This week was a real eye opener in many ways. Physically I was unwell, and mentally I was fatigued. But it throughout the week, I picked up a lot of advice from the supervisor and I hope I was able to implement some of them in my work this week.
Bitstream Header File
The first task of the week was to look at what was learned from the research done on the Bitstream Header File. As explained previously, the Bitstream Header file contains some information about the bitstream itself (https://blog.aeste.my/archives/2892). To understand this information better and understand the exact nature of the Bitstream length given in the header file, a test bitstream was generated by my colleague so that it could be used to observe exactly what data the bitstream held. The findings were very encouraging. A hex-dump of the header file revealed that the actual data was exactly as explained in the Xilinx datasheets. Furthermore it was found that the Bitstream length in the header file is the total length of the bitstream excluding the header file itself. Having reported this finding to the supervisor, it was decided that this was a very useful piece of information as it means that the size of the bistreams does not need to be calculated at all. By taking the information from the header file itself, it makes the overall program much simpler and takes the complicated Bitstream size counter(https://blog.aeste.my/archives/2866) out of the program altogether.
Base64 Decoder with CRC
Having worked a bit with my colleague on the Base64 Decoder complete with CRC check the previous week, the task given to me initially was the test the code for bugs and performance. The initial problem I faced was generating the test files of varying lengths with the correct format (512 bytes of data +2 bytes of CRC). The on-line translator and calculator used thus far proved inefficient for larger files. The supervisor then provided a useful solution by using a free checksum utility called Jacksum.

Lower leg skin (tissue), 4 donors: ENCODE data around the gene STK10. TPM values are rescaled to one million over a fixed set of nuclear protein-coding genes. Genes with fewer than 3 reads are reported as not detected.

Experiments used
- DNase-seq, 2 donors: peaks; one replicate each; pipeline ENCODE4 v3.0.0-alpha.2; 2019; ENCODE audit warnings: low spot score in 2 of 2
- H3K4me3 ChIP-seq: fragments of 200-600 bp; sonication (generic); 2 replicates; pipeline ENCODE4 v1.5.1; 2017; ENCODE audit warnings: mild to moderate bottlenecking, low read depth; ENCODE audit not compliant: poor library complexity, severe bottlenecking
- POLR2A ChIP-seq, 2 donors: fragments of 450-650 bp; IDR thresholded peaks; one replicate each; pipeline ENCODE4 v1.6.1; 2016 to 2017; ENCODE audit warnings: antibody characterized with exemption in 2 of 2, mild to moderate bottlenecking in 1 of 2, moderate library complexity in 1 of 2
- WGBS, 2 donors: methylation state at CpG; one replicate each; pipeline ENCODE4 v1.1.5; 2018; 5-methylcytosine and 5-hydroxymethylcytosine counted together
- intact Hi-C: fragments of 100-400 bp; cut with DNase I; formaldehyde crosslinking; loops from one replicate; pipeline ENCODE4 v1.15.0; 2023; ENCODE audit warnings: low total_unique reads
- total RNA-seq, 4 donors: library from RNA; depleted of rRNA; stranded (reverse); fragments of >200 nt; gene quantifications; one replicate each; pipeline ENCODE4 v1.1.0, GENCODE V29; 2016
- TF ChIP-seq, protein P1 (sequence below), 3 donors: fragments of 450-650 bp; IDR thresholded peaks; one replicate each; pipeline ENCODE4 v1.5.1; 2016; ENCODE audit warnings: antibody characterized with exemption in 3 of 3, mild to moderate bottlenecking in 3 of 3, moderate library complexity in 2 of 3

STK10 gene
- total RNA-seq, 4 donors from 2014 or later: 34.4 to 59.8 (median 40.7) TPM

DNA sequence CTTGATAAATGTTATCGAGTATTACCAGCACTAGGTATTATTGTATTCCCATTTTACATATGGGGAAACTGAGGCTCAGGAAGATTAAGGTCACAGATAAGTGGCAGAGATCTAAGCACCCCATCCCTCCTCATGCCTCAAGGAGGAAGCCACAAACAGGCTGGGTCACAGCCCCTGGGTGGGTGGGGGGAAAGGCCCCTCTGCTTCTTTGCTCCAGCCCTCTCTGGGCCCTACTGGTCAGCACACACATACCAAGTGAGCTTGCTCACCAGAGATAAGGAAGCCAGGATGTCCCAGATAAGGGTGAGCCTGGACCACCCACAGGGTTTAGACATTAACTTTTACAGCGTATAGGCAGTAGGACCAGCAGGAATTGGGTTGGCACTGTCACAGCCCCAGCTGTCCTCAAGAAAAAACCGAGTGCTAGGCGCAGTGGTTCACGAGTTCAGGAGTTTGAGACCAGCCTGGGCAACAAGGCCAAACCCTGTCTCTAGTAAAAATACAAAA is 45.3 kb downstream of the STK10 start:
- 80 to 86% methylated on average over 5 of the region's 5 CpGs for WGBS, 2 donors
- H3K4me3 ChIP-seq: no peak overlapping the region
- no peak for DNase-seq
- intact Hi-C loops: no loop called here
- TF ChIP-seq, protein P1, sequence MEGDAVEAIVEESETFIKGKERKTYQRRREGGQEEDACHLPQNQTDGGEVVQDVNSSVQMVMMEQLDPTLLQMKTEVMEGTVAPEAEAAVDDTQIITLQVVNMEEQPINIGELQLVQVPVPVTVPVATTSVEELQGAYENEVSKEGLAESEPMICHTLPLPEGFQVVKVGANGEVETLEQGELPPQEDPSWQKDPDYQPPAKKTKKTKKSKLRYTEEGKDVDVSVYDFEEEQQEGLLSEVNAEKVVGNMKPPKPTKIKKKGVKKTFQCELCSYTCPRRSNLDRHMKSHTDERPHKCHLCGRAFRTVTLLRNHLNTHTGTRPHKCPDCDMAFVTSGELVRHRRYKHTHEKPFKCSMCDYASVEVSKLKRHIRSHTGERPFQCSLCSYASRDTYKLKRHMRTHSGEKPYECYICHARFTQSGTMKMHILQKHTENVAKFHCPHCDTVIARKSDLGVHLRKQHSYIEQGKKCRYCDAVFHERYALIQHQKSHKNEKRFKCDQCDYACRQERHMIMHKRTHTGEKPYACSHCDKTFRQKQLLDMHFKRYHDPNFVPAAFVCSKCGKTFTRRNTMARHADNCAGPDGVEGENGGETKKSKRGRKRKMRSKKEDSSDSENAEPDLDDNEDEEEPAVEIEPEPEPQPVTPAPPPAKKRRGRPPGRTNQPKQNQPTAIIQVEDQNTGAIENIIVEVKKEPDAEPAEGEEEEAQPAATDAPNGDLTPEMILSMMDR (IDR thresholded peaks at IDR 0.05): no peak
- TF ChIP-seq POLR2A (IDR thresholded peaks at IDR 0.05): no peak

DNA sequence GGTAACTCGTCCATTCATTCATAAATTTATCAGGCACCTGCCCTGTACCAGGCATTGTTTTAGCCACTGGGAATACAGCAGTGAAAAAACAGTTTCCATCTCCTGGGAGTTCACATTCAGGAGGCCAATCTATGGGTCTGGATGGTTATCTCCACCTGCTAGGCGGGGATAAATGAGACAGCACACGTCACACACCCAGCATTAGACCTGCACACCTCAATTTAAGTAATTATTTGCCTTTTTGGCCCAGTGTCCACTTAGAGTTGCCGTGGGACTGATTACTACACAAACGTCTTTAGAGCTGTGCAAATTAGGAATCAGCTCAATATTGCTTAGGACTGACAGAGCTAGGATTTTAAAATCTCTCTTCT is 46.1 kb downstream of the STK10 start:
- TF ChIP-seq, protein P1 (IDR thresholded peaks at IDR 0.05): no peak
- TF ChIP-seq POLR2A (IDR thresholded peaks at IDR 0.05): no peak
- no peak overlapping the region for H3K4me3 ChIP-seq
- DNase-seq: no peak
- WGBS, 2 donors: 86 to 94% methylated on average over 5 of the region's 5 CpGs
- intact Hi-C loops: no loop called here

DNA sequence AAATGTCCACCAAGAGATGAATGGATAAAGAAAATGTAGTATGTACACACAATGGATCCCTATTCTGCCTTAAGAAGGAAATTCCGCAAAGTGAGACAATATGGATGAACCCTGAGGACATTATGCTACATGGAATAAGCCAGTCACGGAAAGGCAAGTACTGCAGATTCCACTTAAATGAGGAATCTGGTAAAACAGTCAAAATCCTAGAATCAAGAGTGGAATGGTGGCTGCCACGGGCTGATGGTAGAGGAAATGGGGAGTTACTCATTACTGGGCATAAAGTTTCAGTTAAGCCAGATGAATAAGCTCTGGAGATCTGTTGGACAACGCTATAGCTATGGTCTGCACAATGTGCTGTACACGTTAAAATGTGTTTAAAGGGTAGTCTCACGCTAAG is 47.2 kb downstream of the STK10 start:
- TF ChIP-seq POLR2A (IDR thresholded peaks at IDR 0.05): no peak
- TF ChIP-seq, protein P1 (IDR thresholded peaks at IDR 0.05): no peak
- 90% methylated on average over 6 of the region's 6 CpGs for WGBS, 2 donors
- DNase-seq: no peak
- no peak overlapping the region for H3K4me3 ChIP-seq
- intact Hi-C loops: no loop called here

The supervisor helped write a short script to generate the dummy files for testing the code. During the testing process, a few bugs were found and for larger files, a CRC error was detected which should not have been. Having reported this finding to the supervisor, I was asked to redesign the Base64 decoder and make the mechanism simpler so as to avoid these bugs, as currently the coding catered to too many different conditions for the file.
The previous method for the decoder catered for files encoded in the following method:
1) Get 512 block;
2) Generate CRC16 for 512-byte block;
3) Get another 512 block;
4) Generate CRC16 for the next 512-block;
10) Base64 the entire file.
This brings up many issues as the code must cater to different block sizes. The supervisor then provided a better method which would simplify the code massively. The supervisor suggested developing a decoder to cater for files encoded in the following method:
1) Get 512 block;
2) Generate CRC16 for 512-byte block;
3) Base64 this 512+2 byte block.
4) Get next 512 block;
5) Generate CRC16 for next 512-byte block;
6) Base64 next 512+2 byte block;
7) Append it to the earlier Base64 block.
This allows for the implementation of a repeated pattern of decoding. The block sizes will all be the same and contain exactly the same data.